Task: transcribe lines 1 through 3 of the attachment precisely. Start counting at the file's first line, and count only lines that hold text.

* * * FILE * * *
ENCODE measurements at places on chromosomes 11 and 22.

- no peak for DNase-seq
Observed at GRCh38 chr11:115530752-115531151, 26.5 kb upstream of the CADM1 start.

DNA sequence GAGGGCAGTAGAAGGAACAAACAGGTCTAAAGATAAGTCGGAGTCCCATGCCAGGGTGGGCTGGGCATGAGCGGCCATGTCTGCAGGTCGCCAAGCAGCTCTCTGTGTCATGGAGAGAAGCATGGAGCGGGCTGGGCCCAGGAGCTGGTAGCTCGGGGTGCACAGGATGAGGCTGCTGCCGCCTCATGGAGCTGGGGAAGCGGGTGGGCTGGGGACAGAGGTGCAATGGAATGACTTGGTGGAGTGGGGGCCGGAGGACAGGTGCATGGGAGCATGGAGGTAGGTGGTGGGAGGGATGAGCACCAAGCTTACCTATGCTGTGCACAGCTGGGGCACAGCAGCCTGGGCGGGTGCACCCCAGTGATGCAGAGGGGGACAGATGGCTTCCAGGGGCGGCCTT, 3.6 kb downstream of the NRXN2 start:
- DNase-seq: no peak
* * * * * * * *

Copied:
ENCODE measurements at places on chromosomes 11 and 22.

- no peak for DNase-seq
Observed at GRCh38 chr11:115530752-115531151, 26.5 kb upstream of the CADM1 start.